Tag Archives: Tom Johnson

Topic size: Finding the narrative minim

The first question we need to address in seeking a theory of topic-based information design is the perennial “how big is a topic”. Whether we are talking about the reusable blocks that DITA calls topics, or about Every Page is Page One topics that are sized for a reader, the question of size is always the first… Read More »

Are Docs a Responsibility or a Business Asset?

Do we write documentation to fulfill a responsibility, or to create a business asset? Are we striving to meet a set of requirements pronounced by either convention or regulation, or are we striving to increase corporate revenues and contribute to shareholder value? The question is provoked by an interesting discussion with Jonatan Lundin in the… Read More »

Tech Comm’s Place in the Choir

All God’s creatures got a place in the choir Some sing low and some sing higher Bill Staines Traditionally, technical manuals have been written as if they were the only source of information on a product. Of course, the manual was never really the only source. There have always been neighbors, friends, colleagues, retailers, user’s… Read More »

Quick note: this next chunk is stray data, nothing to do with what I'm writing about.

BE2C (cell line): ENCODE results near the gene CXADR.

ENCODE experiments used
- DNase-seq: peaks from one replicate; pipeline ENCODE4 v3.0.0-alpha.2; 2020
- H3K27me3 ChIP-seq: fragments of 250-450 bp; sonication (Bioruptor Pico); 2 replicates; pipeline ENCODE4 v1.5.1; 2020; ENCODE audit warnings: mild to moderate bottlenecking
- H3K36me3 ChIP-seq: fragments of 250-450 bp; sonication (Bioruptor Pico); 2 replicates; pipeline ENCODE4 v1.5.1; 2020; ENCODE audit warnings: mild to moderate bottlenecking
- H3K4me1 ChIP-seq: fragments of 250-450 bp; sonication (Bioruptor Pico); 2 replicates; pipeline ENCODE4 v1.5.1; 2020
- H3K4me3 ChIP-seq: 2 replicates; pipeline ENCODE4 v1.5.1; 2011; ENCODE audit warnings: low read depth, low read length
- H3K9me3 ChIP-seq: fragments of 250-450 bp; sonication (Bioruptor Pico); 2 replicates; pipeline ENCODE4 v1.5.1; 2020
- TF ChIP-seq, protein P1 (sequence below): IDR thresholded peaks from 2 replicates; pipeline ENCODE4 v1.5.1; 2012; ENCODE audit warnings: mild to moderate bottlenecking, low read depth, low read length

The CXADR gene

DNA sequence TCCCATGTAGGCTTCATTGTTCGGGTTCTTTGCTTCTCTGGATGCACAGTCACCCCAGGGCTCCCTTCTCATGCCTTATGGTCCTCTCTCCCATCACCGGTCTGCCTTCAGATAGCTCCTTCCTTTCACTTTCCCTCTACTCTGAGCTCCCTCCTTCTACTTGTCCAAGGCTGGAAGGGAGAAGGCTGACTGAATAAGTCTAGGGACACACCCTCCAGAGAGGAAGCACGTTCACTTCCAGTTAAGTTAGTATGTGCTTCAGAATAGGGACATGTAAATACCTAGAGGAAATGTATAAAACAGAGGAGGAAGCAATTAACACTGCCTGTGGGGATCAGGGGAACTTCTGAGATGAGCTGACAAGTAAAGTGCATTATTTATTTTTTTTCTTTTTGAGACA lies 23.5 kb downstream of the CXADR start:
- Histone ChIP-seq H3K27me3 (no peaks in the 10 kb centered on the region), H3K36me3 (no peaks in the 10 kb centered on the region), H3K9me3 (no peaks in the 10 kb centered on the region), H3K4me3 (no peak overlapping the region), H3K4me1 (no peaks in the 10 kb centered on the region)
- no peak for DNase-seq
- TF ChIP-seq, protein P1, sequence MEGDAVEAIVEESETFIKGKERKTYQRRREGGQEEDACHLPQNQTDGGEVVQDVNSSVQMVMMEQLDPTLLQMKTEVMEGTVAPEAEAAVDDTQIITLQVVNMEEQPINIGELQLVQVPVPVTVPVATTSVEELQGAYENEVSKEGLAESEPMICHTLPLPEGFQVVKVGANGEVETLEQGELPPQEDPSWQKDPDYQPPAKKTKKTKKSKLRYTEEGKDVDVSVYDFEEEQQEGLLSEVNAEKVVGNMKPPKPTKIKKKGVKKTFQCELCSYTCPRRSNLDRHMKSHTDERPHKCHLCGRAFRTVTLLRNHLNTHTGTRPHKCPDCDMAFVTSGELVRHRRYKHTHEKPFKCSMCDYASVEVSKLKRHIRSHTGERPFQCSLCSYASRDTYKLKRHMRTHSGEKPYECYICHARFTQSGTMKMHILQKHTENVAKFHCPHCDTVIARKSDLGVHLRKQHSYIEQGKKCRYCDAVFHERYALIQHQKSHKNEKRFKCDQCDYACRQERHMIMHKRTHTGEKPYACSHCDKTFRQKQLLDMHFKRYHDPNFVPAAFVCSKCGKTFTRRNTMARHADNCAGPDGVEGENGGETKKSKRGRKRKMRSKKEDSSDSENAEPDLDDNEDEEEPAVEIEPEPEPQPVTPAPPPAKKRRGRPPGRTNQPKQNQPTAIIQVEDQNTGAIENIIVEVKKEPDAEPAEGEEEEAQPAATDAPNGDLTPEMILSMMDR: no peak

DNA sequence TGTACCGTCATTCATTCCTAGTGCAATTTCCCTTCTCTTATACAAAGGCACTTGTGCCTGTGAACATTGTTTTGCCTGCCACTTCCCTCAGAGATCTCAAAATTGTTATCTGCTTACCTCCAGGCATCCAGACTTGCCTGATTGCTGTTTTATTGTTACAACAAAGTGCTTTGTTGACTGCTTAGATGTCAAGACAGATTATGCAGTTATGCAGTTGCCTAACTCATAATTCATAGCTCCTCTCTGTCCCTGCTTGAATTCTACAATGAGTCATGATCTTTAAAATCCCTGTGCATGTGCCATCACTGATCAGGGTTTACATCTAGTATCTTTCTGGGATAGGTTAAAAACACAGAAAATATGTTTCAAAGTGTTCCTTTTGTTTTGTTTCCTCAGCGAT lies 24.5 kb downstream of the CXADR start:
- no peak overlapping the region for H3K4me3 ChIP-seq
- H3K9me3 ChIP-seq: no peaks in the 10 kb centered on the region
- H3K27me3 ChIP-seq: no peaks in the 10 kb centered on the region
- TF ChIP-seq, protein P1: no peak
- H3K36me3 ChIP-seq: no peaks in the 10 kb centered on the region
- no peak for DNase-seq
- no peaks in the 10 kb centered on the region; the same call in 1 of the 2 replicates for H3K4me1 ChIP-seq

Why documentation analytics may mislead

I was rereading some material in the long-running do-people-read-the-manual debate (such as Tom Johnson’s If No One Reads the Manual, That’s Okay), and it struck me that there is an assumption that people on both sides of this debate are making which deserves some scrutiny. We all assume that technical documentation operates at first hand.… Read More »

Do Structured Writing and Crowdsourcing Mix?

Are structured writing and crowd-sourced content on divergent paths, or can you have both? It’s a pretty hot topic right now. Sarah O’Keefe recently  tweeted: Must push XML and structure out to masses and need better tools for that @boses#lavacon Linda Urban recently tweeted this: Yep! RT @finiteattention: The problems of crowdsourced user assistance: http://xkcd.com/979#ua#techcomm… Read More »